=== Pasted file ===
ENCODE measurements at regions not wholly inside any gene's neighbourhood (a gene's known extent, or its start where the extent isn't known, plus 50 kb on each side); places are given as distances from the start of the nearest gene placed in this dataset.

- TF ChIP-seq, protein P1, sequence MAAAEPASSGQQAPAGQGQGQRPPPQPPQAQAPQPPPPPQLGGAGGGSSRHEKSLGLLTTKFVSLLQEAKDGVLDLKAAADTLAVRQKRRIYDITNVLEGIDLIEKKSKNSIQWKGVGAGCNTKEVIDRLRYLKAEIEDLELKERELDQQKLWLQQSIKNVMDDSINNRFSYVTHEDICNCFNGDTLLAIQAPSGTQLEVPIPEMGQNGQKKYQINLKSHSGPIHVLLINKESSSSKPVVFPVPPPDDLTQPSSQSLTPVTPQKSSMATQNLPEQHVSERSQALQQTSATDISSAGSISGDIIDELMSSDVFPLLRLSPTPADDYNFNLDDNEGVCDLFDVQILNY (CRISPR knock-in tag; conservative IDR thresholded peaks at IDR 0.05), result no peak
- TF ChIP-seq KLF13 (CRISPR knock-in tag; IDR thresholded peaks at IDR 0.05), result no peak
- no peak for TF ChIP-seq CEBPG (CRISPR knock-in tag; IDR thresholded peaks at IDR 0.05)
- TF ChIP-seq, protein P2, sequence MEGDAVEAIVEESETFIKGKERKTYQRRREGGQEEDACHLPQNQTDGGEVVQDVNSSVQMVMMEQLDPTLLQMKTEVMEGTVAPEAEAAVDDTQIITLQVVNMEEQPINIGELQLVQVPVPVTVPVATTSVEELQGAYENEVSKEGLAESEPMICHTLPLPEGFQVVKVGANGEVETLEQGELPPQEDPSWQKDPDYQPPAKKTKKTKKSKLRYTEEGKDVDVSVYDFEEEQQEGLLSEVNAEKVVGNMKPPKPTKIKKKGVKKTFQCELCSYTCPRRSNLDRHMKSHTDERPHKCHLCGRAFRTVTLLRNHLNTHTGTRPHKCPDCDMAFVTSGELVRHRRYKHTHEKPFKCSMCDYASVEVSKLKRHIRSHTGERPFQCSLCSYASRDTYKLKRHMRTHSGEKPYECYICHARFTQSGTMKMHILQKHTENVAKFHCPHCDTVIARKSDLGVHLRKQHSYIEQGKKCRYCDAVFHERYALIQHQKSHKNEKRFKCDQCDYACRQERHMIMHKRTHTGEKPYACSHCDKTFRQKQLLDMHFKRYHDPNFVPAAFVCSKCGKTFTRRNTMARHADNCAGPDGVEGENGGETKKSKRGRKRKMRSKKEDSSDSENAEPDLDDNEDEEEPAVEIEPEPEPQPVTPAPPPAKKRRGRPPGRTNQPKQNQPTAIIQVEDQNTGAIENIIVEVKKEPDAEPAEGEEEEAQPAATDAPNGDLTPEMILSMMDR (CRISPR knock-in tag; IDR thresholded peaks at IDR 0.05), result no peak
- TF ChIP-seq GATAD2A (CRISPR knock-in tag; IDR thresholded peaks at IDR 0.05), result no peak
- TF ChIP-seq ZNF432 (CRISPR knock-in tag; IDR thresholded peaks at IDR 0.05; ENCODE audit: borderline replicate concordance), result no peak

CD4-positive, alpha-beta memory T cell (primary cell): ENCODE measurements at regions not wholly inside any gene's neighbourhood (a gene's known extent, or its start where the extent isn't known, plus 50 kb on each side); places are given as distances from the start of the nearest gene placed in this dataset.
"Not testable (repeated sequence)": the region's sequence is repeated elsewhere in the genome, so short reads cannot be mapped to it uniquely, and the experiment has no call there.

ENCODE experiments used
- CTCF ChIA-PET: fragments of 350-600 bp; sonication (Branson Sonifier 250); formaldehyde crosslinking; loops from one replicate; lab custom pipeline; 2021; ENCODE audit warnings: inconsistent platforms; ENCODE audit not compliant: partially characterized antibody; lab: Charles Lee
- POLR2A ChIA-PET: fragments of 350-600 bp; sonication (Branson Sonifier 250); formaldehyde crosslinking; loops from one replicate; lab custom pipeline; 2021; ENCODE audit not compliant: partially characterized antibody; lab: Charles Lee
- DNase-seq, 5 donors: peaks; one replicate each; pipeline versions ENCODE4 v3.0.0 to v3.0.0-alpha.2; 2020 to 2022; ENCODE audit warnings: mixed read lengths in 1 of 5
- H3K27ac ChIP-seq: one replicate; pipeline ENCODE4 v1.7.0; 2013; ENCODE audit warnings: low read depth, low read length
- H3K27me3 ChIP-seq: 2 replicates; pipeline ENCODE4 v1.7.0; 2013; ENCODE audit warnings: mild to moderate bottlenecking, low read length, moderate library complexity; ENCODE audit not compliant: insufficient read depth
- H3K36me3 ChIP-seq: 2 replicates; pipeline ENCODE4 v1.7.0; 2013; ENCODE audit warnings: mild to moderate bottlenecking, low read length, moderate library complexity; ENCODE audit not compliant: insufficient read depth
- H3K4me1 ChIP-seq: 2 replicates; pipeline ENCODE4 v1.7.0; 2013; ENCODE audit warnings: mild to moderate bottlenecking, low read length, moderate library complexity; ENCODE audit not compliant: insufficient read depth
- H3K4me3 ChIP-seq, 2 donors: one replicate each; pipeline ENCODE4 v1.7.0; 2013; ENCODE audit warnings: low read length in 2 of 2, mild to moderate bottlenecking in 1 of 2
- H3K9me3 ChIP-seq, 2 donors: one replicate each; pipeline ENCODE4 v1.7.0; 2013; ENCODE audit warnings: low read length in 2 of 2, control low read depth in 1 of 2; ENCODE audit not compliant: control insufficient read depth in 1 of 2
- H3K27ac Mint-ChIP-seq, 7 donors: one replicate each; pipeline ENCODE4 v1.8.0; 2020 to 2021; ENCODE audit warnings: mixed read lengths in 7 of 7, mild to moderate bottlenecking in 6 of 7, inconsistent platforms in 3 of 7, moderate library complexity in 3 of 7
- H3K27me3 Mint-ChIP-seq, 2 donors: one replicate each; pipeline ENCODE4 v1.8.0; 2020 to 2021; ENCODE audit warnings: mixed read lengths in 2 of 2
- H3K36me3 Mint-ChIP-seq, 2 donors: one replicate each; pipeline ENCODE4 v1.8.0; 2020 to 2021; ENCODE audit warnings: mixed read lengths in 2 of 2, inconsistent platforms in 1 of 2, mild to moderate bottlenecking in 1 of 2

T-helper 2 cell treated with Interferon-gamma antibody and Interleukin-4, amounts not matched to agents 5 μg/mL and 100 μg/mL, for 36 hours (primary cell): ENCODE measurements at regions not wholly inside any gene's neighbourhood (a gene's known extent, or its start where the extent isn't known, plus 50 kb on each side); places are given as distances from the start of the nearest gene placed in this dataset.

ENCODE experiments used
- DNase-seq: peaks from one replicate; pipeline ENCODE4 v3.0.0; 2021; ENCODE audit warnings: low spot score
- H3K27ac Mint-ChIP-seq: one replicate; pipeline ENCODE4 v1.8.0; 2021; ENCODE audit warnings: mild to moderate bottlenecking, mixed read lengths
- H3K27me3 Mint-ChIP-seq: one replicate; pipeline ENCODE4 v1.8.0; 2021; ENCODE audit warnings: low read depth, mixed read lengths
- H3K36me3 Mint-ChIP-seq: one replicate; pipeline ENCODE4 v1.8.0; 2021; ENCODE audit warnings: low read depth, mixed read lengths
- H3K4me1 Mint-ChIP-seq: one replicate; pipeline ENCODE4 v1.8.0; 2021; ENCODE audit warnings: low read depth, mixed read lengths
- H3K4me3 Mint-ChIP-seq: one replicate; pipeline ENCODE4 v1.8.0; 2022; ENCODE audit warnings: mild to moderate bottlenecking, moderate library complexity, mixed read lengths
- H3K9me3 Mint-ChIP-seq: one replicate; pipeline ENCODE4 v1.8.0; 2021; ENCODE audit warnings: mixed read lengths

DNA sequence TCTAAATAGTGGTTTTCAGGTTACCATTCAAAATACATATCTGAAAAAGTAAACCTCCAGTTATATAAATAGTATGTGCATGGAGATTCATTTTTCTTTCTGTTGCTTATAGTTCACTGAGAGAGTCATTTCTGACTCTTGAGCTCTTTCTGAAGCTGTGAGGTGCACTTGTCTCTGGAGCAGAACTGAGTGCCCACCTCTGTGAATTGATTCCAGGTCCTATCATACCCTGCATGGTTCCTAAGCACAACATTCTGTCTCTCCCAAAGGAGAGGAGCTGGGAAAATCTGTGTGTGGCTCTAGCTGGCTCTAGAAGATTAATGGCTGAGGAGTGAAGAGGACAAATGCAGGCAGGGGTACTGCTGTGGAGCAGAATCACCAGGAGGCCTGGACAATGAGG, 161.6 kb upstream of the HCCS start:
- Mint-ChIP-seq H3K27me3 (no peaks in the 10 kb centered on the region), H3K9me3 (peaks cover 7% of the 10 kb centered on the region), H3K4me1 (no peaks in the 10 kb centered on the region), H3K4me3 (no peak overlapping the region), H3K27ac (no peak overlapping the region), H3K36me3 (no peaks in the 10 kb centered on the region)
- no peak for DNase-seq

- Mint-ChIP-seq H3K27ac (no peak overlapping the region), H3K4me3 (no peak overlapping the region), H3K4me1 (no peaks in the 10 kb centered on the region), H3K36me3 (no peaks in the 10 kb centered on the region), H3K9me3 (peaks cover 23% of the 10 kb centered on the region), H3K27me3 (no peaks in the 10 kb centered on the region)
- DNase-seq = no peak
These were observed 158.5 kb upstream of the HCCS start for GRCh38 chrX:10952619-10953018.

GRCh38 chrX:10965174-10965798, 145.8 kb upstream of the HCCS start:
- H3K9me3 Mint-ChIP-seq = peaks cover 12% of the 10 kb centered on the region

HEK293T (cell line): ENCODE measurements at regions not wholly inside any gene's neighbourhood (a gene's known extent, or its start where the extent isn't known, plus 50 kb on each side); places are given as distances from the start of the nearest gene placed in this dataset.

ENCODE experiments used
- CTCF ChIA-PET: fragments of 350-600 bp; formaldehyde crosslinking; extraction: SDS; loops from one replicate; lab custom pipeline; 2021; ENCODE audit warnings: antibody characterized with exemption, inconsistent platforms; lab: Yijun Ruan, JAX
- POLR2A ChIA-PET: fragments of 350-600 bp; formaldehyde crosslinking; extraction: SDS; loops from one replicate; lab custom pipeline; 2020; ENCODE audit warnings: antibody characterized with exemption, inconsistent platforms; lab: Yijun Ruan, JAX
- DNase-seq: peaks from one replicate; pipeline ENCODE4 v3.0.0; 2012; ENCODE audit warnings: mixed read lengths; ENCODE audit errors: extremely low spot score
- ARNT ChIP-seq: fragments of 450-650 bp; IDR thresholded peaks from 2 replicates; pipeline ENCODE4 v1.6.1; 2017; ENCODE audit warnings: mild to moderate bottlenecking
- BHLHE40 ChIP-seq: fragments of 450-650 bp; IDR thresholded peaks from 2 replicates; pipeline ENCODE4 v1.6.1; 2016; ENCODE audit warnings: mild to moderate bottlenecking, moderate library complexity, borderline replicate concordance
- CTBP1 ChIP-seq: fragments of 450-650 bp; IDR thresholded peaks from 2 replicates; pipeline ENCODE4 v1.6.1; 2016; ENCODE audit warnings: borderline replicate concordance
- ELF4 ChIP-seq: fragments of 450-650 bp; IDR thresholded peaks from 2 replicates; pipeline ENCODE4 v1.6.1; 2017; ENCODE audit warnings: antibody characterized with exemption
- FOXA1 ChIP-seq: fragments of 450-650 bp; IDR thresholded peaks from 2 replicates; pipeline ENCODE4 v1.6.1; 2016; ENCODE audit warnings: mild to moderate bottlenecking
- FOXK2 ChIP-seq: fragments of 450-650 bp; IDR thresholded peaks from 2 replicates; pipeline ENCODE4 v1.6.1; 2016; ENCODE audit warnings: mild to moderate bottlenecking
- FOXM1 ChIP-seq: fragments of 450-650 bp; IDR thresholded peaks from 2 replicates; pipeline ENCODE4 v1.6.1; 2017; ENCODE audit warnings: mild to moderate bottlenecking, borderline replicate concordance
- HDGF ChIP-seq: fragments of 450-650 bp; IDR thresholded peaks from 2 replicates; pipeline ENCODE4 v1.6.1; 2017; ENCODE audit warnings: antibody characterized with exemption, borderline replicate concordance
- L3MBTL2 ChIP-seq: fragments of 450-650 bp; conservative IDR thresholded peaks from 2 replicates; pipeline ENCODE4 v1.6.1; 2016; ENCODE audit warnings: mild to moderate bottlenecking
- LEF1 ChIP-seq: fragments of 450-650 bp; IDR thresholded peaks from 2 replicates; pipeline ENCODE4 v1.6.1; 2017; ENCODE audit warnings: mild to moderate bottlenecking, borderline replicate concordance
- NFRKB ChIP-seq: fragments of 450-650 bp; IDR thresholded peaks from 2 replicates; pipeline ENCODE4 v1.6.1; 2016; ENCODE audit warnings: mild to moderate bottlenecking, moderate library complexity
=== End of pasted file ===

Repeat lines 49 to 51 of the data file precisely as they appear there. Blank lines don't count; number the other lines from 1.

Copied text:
- FOXA1 ChIP-seq: fragments of 450-650 bp; IDR thresholded peaks from 2 replicates; pipeline ENCODE4 v1.6.1; 2016; ENCODE audit warnings: mild to moderate bottlenecking
- FOXK2 ChIP-seq: fragments of 450-650 bp; IDR thresholded peaks from 2 replicates; pipeline ENCODE4 v1.6.1; 2016; ENCODE audit warnings: mild to moderate bottlenecking
- FOXM1 ChIP-seq: fragments of 450-650 bp; IDR thresholded peaks from 2 replicates; pipeline ENCODE4 v1.6.1; 2017; ENCODE audit warnings: mild to moderate bottlenecking, borderline replicate concordance